Still Need a New Year’s Resolution? Resolve to Think Differently About Women’s Empowerment

January 5, 2015

Women’s empowerment – especially economic empowerment – is a hot topic these days. Donors like the Bill and Melinda Gates Foundation and the Wal-Mart Foundation are investing in grand challenges and global initiatives to empower the world’s most vulnerable women. Publications about the business case for women’s empowerment are here, there, and everywhere. Giant corporations are doing empowerment-themed marketing, such as the Like a Girl and Not Sorry campaigns. Womanifesto activists in India made women’s empowerment a core focus of the 2014 election campaign. 

In the USAID-funded Leveraging Economic Opportunities (LEO) project, we too are talking about women’s empowerment. Late last year we released a framework on Women’s Economic Empowerment: Pushing the Frontiers of Inclusive Market Development. We titled it this way because we hope that it will get people to think differently about how markets can be an empowering force for marginalized and exploited women in economies around the world. Here are some of the core principles of that framework:

  • Empowerment is about more than just access. It’s about agency, voice, power, and influence, too. Development programs have been getting better at increasing women’s access to resources, goods, and services. Yet women still disproportionately lack control over those resources or the ability to take advantage of new market opportunities without retribution from family members or society.
  • Facilitate institutional change to address inequality. Gender inequality gaps are systemic. There is not a country or sector without gender gaps that usually disfavor women. If we want to see broad-based reduction in these gender inequality gaps in market systems, we have to start transforming the market structures that perpetuate inequality and build up the ones that reverse it.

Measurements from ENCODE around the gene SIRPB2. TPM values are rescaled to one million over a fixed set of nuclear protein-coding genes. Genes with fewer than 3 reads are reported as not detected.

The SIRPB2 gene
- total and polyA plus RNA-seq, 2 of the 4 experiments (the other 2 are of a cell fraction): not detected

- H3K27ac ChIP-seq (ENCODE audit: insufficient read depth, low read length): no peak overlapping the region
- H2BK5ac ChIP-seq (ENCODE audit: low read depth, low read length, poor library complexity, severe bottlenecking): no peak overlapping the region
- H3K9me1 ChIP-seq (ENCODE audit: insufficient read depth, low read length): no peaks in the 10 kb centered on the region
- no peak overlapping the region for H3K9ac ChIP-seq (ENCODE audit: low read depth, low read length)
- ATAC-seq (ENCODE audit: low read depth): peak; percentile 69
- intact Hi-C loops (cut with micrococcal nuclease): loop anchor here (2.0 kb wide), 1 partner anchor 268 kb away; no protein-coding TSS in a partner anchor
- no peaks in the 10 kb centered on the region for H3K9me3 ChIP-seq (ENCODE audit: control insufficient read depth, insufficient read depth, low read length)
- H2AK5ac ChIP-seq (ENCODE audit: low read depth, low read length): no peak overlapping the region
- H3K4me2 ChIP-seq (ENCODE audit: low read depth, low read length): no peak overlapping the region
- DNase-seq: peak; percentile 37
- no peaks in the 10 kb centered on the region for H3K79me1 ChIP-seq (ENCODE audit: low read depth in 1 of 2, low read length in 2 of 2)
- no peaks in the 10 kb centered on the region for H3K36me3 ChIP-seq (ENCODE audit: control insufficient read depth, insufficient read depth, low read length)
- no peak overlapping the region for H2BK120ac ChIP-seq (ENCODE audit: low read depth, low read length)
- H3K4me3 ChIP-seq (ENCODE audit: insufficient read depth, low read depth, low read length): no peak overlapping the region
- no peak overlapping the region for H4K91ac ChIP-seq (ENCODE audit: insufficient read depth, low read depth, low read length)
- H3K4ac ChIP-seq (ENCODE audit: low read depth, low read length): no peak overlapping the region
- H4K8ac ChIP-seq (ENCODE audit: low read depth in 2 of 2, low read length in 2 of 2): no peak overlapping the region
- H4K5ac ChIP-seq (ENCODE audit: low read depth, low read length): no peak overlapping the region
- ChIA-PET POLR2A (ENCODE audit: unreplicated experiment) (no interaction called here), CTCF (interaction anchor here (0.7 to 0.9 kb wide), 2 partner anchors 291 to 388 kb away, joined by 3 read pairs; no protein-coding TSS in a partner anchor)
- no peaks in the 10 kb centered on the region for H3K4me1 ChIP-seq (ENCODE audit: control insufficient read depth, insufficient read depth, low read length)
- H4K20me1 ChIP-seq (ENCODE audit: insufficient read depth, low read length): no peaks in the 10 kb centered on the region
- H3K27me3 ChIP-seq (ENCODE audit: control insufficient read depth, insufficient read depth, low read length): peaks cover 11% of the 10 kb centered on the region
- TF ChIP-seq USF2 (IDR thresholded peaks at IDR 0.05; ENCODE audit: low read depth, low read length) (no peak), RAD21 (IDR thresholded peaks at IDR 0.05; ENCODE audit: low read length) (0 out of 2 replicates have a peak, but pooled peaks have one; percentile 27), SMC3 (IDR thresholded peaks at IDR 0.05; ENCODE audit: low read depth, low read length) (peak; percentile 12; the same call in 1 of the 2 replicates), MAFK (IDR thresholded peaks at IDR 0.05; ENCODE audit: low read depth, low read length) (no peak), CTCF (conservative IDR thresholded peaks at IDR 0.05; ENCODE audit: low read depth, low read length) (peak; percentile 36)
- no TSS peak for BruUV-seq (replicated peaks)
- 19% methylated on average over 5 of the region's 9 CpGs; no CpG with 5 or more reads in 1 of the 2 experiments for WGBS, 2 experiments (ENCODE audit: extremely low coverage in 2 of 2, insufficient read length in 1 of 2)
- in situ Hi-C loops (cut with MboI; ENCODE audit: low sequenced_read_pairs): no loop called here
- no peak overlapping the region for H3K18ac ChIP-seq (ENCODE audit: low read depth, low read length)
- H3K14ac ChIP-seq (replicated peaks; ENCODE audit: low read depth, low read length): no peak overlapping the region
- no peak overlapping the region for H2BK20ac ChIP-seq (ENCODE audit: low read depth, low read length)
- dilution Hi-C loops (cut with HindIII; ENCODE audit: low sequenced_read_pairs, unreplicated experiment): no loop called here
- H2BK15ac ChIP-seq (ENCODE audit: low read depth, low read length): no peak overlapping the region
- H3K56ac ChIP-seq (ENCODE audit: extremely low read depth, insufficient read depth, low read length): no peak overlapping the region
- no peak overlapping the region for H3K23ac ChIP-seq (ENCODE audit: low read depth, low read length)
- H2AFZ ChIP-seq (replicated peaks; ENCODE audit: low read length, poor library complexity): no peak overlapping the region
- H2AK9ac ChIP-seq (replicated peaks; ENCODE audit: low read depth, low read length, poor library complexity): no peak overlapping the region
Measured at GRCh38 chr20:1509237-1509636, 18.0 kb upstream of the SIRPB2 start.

• Women need to be leaders of change and not just the recipients of change. Look at your programs and proposals. Is change something that is only happening to women? If so, how can you approach activities differently so that women are part of the change process?
  • Know which rules to change and which to keep. Many market institutions and businesses have been built by people – both women and men – who have gender biases or been influenced by policies that were based on gender discrimination. Other norms and policies are positive and promote empowerment and equality. We call these the gendered “rules” of market systems. When your program is transforming institutions to enable empowerment, take time to understand and address the underlying norms and influential policies. 

This framework isn’t necessarily groundbreaking. It builds on excellent theories and research by experts like Naila Kabeer, and agencies including the International Center for Research on Women, the World Bank, and AgriProFocus. But as USAID and others are ramping up market systems thinking and what that means in practice, we need this framework to set the foundation for how women’s empowerment becomes a critical piece of the equation. Check out the framework and let us know what you think. Your thoughts can help us push the frontiers of women’s empowerment even further.